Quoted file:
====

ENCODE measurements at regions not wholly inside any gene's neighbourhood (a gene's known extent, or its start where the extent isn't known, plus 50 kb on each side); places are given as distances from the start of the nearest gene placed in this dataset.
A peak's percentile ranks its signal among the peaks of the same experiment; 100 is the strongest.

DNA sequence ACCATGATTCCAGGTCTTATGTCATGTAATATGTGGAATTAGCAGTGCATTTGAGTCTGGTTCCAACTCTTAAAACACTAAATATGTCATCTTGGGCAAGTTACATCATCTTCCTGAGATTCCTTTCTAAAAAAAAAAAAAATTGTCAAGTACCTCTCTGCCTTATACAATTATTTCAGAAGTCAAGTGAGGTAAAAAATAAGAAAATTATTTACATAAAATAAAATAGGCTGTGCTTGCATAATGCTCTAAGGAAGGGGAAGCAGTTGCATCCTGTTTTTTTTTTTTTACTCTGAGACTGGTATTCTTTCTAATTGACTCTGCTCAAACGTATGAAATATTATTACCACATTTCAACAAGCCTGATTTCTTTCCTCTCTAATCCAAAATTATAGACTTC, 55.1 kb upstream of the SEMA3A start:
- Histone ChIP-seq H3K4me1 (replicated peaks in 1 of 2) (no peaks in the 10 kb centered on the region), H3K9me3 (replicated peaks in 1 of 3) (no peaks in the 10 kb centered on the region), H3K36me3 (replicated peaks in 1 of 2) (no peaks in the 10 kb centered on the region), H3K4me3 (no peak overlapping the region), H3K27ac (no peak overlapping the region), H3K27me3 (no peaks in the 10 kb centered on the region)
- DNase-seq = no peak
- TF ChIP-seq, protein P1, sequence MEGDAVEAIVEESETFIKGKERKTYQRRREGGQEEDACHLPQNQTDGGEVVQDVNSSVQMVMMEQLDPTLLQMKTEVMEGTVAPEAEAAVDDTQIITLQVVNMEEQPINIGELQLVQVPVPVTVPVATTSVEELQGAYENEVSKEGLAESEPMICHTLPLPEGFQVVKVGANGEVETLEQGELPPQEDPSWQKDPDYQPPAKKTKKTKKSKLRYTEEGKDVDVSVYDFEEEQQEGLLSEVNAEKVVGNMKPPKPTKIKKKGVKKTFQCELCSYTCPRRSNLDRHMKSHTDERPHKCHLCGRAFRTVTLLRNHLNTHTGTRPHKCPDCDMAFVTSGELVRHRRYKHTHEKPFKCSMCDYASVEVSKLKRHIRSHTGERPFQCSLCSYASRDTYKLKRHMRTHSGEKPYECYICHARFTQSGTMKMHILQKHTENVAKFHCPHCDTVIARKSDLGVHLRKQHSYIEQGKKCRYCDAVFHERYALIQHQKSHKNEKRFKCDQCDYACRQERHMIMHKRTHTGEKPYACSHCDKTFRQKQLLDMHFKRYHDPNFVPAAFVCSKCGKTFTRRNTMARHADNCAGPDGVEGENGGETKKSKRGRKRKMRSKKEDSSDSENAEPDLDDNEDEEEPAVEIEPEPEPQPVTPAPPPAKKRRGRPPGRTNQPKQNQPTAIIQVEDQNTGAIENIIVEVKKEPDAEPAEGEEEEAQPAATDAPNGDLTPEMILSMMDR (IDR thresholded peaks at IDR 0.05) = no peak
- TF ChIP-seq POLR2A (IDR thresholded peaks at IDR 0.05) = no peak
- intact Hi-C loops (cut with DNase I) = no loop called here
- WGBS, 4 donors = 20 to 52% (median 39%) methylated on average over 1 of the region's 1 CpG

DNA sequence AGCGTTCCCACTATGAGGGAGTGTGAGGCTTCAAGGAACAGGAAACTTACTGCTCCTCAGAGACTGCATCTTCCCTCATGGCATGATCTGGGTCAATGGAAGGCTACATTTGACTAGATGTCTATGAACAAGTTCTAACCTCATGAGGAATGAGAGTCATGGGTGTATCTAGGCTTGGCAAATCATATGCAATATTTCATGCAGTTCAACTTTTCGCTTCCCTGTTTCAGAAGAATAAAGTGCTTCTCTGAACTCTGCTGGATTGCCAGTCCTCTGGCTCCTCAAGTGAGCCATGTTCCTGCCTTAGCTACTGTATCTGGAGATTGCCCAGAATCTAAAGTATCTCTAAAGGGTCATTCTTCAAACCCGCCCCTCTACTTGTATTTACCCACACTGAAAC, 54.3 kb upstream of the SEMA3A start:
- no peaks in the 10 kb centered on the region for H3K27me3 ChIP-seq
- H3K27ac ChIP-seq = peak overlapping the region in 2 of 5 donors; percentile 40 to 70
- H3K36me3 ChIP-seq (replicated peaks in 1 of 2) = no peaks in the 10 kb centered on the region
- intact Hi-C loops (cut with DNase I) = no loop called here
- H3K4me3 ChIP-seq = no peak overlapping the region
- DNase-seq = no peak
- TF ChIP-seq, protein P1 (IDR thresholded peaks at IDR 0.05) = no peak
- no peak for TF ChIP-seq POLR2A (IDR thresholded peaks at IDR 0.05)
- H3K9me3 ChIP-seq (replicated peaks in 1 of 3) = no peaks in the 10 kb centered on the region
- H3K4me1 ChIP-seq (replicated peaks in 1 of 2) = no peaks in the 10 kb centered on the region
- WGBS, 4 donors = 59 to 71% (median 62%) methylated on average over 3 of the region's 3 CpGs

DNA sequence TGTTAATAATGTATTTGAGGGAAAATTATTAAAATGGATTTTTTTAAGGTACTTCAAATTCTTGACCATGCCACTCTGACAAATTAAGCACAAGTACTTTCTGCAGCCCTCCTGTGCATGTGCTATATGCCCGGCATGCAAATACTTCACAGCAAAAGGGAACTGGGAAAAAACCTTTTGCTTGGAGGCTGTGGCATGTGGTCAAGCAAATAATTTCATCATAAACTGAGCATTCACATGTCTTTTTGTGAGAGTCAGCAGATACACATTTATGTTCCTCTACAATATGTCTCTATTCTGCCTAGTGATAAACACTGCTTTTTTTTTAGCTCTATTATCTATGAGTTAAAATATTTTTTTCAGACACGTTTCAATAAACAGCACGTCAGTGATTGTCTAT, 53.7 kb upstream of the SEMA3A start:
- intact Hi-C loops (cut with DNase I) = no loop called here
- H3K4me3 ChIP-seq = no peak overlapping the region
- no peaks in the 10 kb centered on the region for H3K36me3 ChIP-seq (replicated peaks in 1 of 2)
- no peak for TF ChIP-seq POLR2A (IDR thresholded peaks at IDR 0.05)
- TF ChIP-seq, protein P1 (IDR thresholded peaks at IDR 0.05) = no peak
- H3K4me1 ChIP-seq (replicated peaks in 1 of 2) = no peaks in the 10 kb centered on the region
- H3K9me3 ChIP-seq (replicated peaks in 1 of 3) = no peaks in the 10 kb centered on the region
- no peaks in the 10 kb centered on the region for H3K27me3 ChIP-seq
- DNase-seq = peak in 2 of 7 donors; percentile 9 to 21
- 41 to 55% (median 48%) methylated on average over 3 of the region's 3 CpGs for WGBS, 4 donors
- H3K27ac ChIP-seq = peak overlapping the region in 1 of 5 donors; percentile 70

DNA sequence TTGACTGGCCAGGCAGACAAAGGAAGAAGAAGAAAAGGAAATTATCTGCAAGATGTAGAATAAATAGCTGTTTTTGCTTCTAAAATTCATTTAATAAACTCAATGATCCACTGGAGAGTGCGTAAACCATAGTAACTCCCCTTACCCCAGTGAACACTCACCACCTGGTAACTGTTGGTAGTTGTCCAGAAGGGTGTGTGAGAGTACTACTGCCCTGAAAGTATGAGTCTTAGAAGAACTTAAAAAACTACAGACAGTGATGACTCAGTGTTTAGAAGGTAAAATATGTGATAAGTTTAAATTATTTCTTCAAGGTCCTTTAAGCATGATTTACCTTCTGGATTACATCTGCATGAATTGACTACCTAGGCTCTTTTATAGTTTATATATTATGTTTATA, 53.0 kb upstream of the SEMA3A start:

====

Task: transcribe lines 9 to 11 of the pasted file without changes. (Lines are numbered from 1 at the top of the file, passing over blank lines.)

- WGBS, 4 donors = 20 to 52% (median 39%) methylated on average over 1 of the region's 1 CpG

DNA sequence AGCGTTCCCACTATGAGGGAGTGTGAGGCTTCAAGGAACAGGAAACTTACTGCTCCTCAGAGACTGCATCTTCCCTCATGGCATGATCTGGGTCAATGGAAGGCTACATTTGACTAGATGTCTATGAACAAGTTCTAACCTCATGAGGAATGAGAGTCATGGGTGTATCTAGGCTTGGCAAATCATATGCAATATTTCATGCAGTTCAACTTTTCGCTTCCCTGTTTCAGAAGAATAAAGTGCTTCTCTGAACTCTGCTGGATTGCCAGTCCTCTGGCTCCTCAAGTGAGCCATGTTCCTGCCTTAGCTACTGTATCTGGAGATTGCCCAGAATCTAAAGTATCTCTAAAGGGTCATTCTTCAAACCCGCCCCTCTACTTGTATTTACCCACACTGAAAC, 54.3 kb upstream of the SEMA3A start:
- no peaks in the 10 kb centered on the region for H3K27me3 ChIP-seq